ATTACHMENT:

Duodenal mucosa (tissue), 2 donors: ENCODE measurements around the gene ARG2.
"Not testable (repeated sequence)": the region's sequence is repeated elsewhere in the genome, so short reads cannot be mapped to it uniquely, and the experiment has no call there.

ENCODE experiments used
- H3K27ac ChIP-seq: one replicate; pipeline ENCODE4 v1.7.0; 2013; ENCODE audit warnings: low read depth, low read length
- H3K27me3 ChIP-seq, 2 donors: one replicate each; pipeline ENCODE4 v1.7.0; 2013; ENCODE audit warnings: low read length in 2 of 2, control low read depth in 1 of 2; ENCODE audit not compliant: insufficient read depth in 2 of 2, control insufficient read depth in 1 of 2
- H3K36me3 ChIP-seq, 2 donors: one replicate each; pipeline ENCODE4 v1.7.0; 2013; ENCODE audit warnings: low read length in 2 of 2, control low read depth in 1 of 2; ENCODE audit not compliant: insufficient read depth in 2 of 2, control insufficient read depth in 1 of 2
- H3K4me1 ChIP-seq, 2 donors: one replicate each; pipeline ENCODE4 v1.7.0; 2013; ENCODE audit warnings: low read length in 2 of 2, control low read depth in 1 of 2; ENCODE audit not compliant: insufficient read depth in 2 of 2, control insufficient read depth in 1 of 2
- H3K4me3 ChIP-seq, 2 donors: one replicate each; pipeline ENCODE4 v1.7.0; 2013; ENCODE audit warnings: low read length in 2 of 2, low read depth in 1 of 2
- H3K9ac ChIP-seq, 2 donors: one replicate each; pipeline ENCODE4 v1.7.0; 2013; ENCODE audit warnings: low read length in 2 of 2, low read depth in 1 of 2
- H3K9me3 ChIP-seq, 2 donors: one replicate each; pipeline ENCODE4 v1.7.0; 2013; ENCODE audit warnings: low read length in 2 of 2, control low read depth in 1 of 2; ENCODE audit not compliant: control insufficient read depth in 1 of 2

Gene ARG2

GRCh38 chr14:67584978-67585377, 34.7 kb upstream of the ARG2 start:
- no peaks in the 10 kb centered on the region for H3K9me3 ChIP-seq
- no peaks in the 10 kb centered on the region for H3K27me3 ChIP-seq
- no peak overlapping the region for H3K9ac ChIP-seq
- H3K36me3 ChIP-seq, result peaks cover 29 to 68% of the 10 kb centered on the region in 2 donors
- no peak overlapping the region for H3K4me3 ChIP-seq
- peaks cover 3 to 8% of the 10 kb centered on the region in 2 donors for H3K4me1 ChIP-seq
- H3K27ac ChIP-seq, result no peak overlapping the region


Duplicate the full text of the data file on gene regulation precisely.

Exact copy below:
Duodenal mucosa (tissue), 2 donors: ENCODE measurements around the gene ARG2.
"Not testable (repeated sequence)": the region's sequence is repeated elsewhere in the genome, so short reads cannot be mapped to it uniquely, and the experiment has no call there.

ENCODE experiments used
- H3K27ac ChIP-seq: one replicate; pipeline ENCODE4 v1.7.0; 2013; ENCODE audit warnings: low read depth, low read length
- H3K27me3 ChIP-seq, 2 donors: one replicate each; pipeline ENCODE4 v1.7.0; 2013; ENCODE audit warnings: low read length in 2 of 2, control low read depth in 1 of 2; ENCODE audit not compliant: insufficient read depth in 2 of 2, control insufficient read depth in 1 of 2
- H3K36me3 ChIP-seq, 2 donors: one replicate each; pipeline ENCODE4 v1.7.0; 2013; ENCODE audit warnings: low read length in 2 of 2, control low read depth in 1 of 2; ENCODE audit not compliant: insufficient read depth in 2 of 2, control insufficient read depth in 1 of 2
- H3K4me1 ChIP-seq, 2 donors: one replicate each; pipeline ENCODE4 v1.7.0; 2013; ENCODE audit warnings: low read length in 2 of 2, control low read depth in 1 of 2; ENCODE audit not compliant: insufficient read depth in 2 of 2, control insufficient read depth in 1 of 2
- H3K4me3 ChIP-seq, 2 donors: one replicate each; pipeline ENCODE4 v1.7.0; 2013; ENCODE audit warnings: low read length in 2 of 2, low read depth in 1 of 2
- H3K9ac ChIP-seq, 2 donors: one replicate each; pipeline ENCODE4 v1.7.0; 2013; ENCODE audit warnings: low read length in 2 of 2, low read depth in 1 of 2
- H3K9me3 ChIP-seq, 2 donors: one replicate each; pipeline ENCODE4 v1.7.0; 2013; ENCODE audit warnings: low read length in 2 of 2, control low read depth in 1 of 2; ENCODE audit not compliant: control insufficient read depth in 1 of 2

Gene ARG2

GRCh38 chr14:67584978-67585377, 34.7 kb upstream of the ARG2 start:
- no peaks in the 10 kb centered on the region for H3K9me3 ChIP-seq
- no peaks in the 10 kb centered on the region for H3K27me3 ChIP-seq
- no peak overlapping the region for H3K9ac ChIP-seq
- H3K36me3 ChIP-seq, result peaks cover 29 to 68% of the 10 kb centered on the region in 2 donors
- no peak overlapping the region for H3K4me3 ChIP-seq
- peaks cover 3 to 8% of the 10 kb centered on the region in 2 donors for H3K4me1 ChIP-seq
- H3K27ac ChIP-seq, result no peak overlapping the region